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Discussion on: TailwindCSS: Adds complexity, does nothing.

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Jacob Herrington (he/him) • Edited

It's sort of ironic that the site this is posted on took inspiration from Tailwind in our own approach to CSS!

I got a whiff of it and quickly learned the name is appropos: it was as welcome and useful as passed gas.

It's entirely possible that was actually me. I produce a potent musk.

It literally provides no value, and tons of problems.

I respectfully disagree! Personally, Tailwind solves a lot of problems for me. For one thing: CSS is magic and I refuse to listen to anyone that thinks they can explain it to me because I might get hexed in the process. A tool like Tailwind keeps me safe from the dark arts (this is why I always burn sage when talking to @pp ).

More generally, I think critiquing Open Source tools for their issues is fair (especially if those critiques are attached to a PR!), but we also have to be mindful of the limits of our own perspective.

As a CSS or front-end expert with a team of engineers to back you up, Tailwind might not be the best choice, but that doesn't describe all of us. When I build a landing page for a charity organization (I'm not billing, I can't handcraft all the CSS for this thing), I'm definitely using Tailwind or something quite similar. Tailwind is a great solution for those solo indie hackers out there; it improves productivity and abstracts a source of complexity that not everyone has the time or aptitude to dive into!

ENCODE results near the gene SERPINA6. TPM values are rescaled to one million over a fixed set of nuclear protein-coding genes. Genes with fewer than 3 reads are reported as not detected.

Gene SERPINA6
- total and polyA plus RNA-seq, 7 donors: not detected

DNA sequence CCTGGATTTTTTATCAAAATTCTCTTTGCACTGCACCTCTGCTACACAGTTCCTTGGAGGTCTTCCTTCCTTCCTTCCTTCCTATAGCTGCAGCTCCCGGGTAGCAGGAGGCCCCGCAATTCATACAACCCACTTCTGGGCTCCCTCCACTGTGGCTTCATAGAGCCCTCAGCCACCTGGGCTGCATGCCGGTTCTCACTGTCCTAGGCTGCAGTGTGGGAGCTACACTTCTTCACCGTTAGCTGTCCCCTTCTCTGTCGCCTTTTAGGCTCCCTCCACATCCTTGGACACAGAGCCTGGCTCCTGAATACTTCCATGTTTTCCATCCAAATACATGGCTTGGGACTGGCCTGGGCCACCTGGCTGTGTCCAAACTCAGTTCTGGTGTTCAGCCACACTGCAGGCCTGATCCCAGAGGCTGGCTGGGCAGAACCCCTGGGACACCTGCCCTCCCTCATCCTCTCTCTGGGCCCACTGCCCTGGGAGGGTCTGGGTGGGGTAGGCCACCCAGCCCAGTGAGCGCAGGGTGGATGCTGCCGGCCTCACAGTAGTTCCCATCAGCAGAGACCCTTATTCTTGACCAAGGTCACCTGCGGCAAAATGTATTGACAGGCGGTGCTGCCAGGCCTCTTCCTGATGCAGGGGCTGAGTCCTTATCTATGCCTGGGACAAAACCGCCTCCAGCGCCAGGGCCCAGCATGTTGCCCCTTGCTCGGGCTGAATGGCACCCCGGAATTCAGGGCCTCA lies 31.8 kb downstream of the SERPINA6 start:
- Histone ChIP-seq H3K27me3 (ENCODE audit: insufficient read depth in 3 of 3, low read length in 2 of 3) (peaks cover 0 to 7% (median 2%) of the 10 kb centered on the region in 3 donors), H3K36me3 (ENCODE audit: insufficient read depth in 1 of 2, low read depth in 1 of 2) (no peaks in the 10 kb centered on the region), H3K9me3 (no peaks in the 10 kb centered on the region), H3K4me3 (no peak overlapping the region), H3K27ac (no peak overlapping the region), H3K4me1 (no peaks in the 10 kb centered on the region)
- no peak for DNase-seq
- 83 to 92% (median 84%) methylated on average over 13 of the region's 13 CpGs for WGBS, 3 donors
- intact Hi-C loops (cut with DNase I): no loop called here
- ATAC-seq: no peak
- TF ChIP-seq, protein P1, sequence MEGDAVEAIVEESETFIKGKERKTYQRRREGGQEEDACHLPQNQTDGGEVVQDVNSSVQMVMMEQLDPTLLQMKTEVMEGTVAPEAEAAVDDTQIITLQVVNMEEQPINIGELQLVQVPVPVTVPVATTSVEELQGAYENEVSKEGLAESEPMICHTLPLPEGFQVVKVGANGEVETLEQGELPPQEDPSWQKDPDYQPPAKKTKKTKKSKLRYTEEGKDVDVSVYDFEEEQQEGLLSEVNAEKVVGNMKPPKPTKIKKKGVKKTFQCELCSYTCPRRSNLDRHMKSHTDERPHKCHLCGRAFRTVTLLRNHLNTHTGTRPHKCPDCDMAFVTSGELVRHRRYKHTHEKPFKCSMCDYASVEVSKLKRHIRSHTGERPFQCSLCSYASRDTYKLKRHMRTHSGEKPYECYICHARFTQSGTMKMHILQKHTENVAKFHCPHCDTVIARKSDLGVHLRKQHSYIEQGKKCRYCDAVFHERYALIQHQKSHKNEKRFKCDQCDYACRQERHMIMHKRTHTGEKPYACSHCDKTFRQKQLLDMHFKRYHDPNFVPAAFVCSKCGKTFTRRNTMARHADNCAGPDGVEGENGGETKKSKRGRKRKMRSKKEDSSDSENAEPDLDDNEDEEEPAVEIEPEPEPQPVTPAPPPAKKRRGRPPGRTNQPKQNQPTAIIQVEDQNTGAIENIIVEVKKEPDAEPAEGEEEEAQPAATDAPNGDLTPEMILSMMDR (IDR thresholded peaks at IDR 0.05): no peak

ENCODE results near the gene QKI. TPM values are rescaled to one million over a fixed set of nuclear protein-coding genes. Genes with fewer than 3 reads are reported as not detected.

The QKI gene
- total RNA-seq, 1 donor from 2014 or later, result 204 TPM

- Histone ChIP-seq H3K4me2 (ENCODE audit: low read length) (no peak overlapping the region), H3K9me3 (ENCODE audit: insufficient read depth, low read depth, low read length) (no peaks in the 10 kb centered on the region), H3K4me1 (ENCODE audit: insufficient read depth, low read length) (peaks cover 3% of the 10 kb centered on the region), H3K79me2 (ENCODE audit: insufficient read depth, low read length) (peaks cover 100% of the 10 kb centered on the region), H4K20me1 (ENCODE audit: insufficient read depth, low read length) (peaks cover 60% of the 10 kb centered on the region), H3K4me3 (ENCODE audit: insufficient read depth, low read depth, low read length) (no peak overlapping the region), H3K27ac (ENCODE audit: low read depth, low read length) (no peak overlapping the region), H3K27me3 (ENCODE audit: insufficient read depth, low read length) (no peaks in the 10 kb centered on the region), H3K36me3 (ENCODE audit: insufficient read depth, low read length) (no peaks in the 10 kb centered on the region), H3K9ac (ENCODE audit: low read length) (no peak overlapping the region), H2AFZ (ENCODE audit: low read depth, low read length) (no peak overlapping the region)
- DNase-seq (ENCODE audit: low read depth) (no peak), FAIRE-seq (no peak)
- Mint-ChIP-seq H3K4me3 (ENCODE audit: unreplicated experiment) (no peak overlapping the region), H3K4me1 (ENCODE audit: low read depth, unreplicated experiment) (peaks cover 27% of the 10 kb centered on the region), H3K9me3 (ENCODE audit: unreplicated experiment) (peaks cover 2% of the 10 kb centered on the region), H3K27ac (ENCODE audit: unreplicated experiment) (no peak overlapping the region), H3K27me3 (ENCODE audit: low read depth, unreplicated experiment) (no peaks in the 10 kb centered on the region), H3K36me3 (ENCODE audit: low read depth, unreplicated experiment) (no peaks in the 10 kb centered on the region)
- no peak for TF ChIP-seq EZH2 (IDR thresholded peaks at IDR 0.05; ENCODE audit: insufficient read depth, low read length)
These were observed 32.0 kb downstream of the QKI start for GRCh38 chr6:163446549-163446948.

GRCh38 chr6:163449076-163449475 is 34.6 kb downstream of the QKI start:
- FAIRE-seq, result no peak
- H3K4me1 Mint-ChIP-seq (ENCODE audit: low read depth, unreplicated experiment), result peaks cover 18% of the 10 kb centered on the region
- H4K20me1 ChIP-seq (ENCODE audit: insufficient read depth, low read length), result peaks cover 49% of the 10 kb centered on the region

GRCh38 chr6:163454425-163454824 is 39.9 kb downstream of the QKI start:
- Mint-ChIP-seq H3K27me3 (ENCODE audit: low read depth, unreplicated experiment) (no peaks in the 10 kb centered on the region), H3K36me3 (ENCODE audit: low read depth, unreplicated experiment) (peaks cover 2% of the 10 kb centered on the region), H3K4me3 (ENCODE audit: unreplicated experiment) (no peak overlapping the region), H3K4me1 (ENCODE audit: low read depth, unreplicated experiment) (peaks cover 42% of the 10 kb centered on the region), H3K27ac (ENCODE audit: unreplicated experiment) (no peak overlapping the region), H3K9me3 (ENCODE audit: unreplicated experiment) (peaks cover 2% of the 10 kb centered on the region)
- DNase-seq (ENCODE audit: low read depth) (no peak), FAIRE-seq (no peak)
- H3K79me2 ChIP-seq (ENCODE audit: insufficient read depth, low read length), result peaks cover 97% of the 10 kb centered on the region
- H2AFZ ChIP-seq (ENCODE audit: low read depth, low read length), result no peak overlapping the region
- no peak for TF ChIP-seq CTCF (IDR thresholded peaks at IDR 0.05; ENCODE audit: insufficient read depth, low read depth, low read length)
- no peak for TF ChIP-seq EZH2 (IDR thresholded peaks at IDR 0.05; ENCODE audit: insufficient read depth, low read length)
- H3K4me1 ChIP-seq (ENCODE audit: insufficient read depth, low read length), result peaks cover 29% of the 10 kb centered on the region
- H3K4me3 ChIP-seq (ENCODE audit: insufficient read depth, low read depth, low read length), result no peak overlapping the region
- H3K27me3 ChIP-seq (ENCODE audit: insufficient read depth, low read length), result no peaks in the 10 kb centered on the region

Another way to phrase it: more or less these points would also apply to Rails or Laravel, but those frameworks solve a lot of problems.

If so, why are we considering replacing CSS with something that does less, is more complex, creates bad quality codebases, and possibly ends up with massive vendor-lock in down the line?

I'm not sure anyone wants to replace CSS with Tailwind! That sure is some all-or-nothing thinking (I learned about that in therapy, hell yeah)!

You use the example of Assembly and C, but I think this is more like C and Ruby; I'm not a C developer, as much as I try to learn about it, but I can build some pretty cool stuff really quickly with Ruby. Of course, the stuff I build in Ruby is going to have some weaknesses for having used that abstraction, but if I didn't use Ruby I probably wouldn't ever get the code to compile anyway.

However, I can go ask some friends who know C or Rust or something similar to extend my Ruby code when it really needs that performance boost!

Maybe one day, I'll have to re-write my Ruby, but that's a problem for millionaire Jacob. He has more users and paying customers than his little Ruby app can handle.

Tailwind doesn't stop you from cracking out that hellish CSS abomination whenever you want! When my Tailwind implementation makes something difficult I'll hire a warlock to summon whatever void-being we need to fix my layout.

While we disagree, I'm glad we can have a discussion about it. Maybe you're right; if people find this article searching for more context around Tailwind, they will find a lot of opinions (and the strong stench that comes with a multitude of opinions).

However, for now, I think the enlightened 21st-century philosopher-king Jason Mraz penned it more directly than I can every hope to: "You do you and I'll do me."